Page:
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Dynamic transcriptomic m5C and its regulatory role in RNA processing

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Abstract RNA 5‐methylcytosine (m5C) is a prevalent RNA modification in multiple RNA species, including messenger RNAs (mRNAs), transfer RNAs (tRNAs), ribosomal RNAs (rRNAs), and noncoding RNAs (ncRNAs), and broadly distributed from archaea, prokaryotes to eukaryotes. The multiple detecting techniques of m5C have been developed, such as m5C‐RIP‐seq, miCLIP‐seq, AZA‐IP‐seq, RNA‐BisSeq, TAWO‐seq, and Nanopore sequencing. These high‐throughput techniques, combined with corresponding analysis pipeline, provide a precise m5C landscape contributing to the deciphering of its biological functions. The m5C modification is distributed along with mRNA and enriched around 5′UTR and 3′UTR, and conserved in tRNAs and rRNAs. It is dynamically regulated by its related enzymes, including methyltransferases (NSUN, DNMT, and TRDMT family members), demethylases (TET families and ALKBH1), and binding proteins (ALYREF and YBX1). So far, accumulative studies have revealed that m5C participates in a variety of RNA metabolism, including mRNA export, RNA stability, and translation. Depletion of m5C modification in the organism could cause dysfunction of mitochondria, drawback of stress response, frustration of gametogenesis and embryogenesis, abnormality of neuro and brain development, and has been implicated in cell migration and tumorigenesis. In this review, we provide a comprehensive summary of dynamic regulatory elements of RNA m5C, including methyltransferases (writers), demethylases (erasers), and binding proteins (readers). We also summarized the related detecting technologies and biological functions of the RNA 5‐methylcytosine, and provided future perspectives in m5C research. This article is categorized under: RNA Processing > RNA Editing and Modification
Transcriptome‐wide sequencing methods for m5C. (a) m5C‐RIP‐seq. RNA fragments with m5Cs were specifically pulled down by anti‐m5C antibody and then constructed for sequencing. The m5C peaks were then identified by comparing with the regular RNA‐seq as background. (b) miCLIP‐seq. The overexpressed mutant NSUN2 (C271A) targeted the potential m5C residues and then RNA‐protein complex with strong covalent bond, which might induce stop position during RT‐PCR (red dash line), was obtained by UV crosslinking. The RNA‐protein complex was then pulled down by anti‐NSUN2 antibody and the RNA was washed for library construction. Finally, m5C loci was identified as significant truncation site along transcriptome. (c) AZA‐IP‐seq. The cytidine analog 5‐azaC was incubated with cells overexpressing NSUN2, in which NSUN2 recognized the potential m5C residues but could not be released from RNA. The pulled down RNAs were then constructed for sequencing and the precise m5C sites were identified as C‐to‐G transversion (red dash box). (d) RNA‐BisSeq. RNA fragments were first treated with bisulfite and the unmodified C could be converted to U. m5Cs were then identified as those unchanged C (red dash box) and methylation levels were estimated at ratio of unconverted reads to total reads. (e) WO‐seq and TAWO‐seq. For WO‐seq, hm5C can be converted to thT (trihydroxylated‐thymine) by peroxotungstate and then identified as mutation of C‐to‐T by sequencing. Combined with WO‐seq, TAWO‐seq was designed to identify the original m5C that could be converted to hm5C by TET demethylase and further to thT, whereas the original hm5C was protected from conversion to thT by labeling with β‐glucosyltransferase (βGT). Then original m5C, but not original hm5C, could be detected by mutation of C‐to‐T from TAWO‐seq. TGIRT: thermostable group II intron reverse transcriptase. (f) Nanopore sequencing. The nanopore sequencing was based on a protein nanopore which was inserted into membrane. The current flow was recorded when the RNA molecules were driven through the nanopore, so this platform could determine the status of each nucleic acid in a molecule directly. Combined with analysis model, the modification signals were then identified along RNA fragments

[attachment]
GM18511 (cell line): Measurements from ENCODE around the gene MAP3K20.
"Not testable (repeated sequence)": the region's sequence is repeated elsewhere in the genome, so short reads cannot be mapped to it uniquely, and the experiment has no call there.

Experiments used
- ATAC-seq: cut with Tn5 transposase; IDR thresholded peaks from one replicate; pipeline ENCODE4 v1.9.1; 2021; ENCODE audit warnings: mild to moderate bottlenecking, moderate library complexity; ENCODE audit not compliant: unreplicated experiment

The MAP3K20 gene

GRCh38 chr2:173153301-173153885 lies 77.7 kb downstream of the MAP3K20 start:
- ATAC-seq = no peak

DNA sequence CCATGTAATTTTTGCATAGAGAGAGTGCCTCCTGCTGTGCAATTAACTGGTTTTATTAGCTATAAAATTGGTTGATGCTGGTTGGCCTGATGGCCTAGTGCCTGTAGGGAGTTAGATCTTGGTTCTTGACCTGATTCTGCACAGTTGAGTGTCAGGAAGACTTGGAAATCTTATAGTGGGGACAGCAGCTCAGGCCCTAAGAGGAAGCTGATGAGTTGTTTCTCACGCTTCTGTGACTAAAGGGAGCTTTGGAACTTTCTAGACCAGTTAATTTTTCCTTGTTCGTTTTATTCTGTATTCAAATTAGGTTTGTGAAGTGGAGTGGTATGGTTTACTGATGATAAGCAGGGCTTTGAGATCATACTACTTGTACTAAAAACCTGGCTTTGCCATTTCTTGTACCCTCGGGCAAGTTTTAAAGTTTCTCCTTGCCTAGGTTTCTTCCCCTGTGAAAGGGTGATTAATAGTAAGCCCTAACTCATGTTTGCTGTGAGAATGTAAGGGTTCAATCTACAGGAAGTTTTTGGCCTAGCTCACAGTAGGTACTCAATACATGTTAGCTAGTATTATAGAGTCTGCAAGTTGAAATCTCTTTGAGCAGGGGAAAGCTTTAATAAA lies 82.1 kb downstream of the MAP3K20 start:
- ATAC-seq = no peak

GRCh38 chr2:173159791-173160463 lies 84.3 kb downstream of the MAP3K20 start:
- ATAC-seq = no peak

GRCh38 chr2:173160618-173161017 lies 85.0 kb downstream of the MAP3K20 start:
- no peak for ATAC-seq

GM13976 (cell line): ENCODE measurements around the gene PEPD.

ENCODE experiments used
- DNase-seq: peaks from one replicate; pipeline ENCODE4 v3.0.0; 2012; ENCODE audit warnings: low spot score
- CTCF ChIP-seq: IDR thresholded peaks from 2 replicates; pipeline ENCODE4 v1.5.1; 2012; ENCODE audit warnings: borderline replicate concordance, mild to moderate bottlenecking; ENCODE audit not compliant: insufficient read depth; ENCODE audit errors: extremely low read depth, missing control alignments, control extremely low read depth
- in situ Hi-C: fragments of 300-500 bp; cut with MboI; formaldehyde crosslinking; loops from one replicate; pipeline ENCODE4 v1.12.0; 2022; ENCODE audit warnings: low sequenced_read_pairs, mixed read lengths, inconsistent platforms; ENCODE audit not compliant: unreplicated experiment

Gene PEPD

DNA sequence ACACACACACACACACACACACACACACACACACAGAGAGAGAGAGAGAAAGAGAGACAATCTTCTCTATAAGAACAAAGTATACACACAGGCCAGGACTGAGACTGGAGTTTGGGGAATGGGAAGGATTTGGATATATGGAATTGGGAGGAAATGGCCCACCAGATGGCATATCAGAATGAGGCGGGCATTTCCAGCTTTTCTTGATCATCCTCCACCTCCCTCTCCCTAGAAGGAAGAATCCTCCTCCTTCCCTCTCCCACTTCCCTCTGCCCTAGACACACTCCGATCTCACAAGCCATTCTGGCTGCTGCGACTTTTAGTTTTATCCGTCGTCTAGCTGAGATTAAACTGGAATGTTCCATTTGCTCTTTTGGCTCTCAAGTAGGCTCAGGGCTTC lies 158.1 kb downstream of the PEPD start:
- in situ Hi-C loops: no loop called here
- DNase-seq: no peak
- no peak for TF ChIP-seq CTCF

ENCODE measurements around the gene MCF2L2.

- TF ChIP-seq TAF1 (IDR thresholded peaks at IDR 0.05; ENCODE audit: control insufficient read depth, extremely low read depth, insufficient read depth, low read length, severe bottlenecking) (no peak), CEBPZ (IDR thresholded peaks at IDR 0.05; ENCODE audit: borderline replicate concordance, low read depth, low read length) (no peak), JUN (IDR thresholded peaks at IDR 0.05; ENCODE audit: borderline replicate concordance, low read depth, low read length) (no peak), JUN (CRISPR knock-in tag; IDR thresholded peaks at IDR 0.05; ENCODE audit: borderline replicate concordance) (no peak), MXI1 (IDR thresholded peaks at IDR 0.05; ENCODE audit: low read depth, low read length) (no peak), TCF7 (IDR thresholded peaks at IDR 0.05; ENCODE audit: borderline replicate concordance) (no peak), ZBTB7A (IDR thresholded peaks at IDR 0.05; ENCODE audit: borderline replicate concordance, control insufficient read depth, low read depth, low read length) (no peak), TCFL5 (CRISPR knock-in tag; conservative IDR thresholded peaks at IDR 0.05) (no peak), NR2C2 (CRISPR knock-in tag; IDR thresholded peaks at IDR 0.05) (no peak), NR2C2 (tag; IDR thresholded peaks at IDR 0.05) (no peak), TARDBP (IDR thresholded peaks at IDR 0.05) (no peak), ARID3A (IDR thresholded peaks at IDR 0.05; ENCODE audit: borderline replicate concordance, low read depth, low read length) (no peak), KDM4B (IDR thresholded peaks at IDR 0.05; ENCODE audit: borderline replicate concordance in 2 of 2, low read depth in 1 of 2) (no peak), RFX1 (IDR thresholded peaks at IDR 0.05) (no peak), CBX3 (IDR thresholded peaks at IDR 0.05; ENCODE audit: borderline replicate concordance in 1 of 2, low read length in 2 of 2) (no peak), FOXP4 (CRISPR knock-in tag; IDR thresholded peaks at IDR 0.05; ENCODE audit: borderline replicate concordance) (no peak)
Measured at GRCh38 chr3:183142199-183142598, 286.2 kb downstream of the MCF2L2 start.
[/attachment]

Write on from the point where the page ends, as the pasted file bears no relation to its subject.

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Diverse molecular functions of m5C in mRNA post‐transcriptional modulation. In eukaryotic cells, RNA m5C level is dynamically regulated by “writers” and “eraser”, and recognized by “readers”. The diversity of cellular processes m5C involved in is mainly contributed by different “readers”. The nuclear m5Cs involve in mRNA export via ALYREF, while the cytoplasmic m5C enhances mRNA stability by recruiting YBX1. And, m5C has been found it involve in lots of biogenesis and tumorigenesis in various species, such as urothelial carcinoma of bladder, embryonic development in zebrafish, ovarian germ line stem cell development in Drosophila, thermotolerance in rice, long‐distant transport in Arabidopsis thaliana, and viral replication
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